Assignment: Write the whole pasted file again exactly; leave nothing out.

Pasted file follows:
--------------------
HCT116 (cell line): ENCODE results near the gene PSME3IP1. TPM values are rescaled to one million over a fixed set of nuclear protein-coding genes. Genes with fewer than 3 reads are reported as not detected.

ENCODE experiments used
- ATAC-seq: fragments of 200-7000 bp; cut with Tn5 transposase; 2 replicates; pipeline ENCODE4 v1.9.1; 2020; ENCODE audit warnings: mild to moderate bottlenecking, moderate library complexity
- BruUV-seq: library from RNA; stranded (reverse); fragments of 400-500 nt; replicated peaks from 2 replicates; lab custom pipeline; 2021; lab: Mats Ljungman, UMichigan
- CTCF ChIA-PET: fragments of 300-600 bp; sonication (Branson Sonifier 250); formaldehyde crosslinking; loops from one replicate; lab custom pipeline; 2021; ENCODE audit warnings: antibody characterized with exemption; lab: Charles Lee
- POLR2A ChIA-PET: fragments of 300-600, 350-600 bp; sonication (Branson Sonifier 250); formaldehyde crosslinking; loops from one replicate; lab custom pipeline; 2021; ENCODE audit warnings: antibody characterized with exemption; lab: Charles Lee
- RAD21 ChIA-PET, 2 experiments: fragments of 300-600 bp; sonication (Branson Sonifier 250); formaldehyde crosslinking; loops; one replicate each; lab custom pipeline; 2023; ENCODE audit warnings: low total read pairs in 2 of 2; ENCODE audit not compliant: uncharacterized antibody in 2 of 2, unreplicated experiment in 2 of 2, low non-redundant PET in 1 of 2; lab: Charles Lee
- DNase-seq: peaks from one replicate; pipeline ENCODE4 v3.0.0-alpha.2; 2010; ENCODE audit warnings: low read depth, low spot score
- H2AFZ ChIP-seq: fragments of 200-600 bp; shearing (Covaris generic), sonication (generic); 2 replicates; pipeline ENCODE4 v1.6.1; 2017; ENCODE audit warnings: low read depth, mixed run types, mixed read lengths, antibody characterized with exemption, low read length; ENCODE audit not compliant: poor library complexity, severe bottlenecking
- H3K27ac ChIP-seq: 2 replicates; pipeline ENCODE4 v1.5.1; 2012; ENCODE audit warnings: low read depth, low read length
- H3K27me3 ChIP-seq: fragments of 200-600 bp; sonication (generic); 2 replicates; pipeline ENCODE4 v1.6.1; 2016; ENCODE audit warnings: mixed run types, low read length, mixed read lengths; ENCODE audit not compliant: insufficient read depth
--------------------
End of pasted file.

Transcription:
HCT116 (cell line): ENCODE results near the gene PSME3IP1. TPM values are rescaled to one million over a fixed set of nuclear protein-coding genes. Genes with fewer than 3 reads are reported as not detected.

ENCODE experiments used
- ATAC-seq: fragments of 200-7000 bp; cut with Tn5 transposase; 2 replicates; pipeline ENCODE4 v1.9.1; 2020; ENCODE audit warnings: mild to moderate bottlenecking, moderate library complexity
- BruUV-seq: library from RNA; stranded (reverse); fragments of 400-500 nt; replicated peaks from 2 replicates; lab custom pipeline; 2021; lab: Mats Ljungman, UMichigan
- CTCF ChIA-PET: fragments of 300-600 bp; sonication (Branson Sonifier 250); formaldehyde crosslinking; loops from one replicate; lab custom pipeline; 2021; ENCODE audit warnings: antibody characterized with exemption; lab: Charles Lee
- POLR2A ChIA-PET: fragments of 300-600, 350-600 bp; sonication (Branson Sonifier 250); formaldehyde crosslinking; loops from one replicate; lab custom pipeline; 2021; ENCODE audit warnings: antibody characterized with exemption; lab: Charles Lee
- RAD21 ChIA-PET, 2 experiments: fragments of 300-600 bp; sonication (Branson Sonifier 250); formaldehyde crosslinking; loops; one replicate each; lab custom pipeline; 2023; ENCODE audit warnings: low total read pairs in 2 of 2; ENCODE audit not compliant: uncharacterized antibody in 2 of 2, unreplicated experiment in 2 of 2, low non-redundant PET in 1 of 2; lab: Charles Lee
- DNase-seq: peaks from one replicate; pipeline ENCODE4 v3.0.0-alpha.2; 2010; ENCODE audit warnings: low read depth, low spot score
- H2AFZ ChIP-seq: fragments of 200-600 bp; shearing (Covaris generic), sonication (generic); 2 replicates; pipeline ENCODE4 v1.6.1; 2017; ENCODE audit warnings: low read depth, mixed run types, mixed read lengths, antibody characterized with exemption, low read length; ENCODE audit not compliant: poor library complexity, severe bottlenecking
- H3K27ac ChIP-seq: 2 replicates; pipeline ENCODE4 v1.5.1; 2012; ENCODE audit warnings: low read depth, low read length
- H3K27me3 ChIP-seq: fragments of 200-600 bp; sonication (generic); 2 replicates; pipeline ENCODE4 v1.6.1; 2016; ENCODE audit warnings: mixed run types, low read length, mixed read lengths; ENCODE audit not compliant: insufficient read depth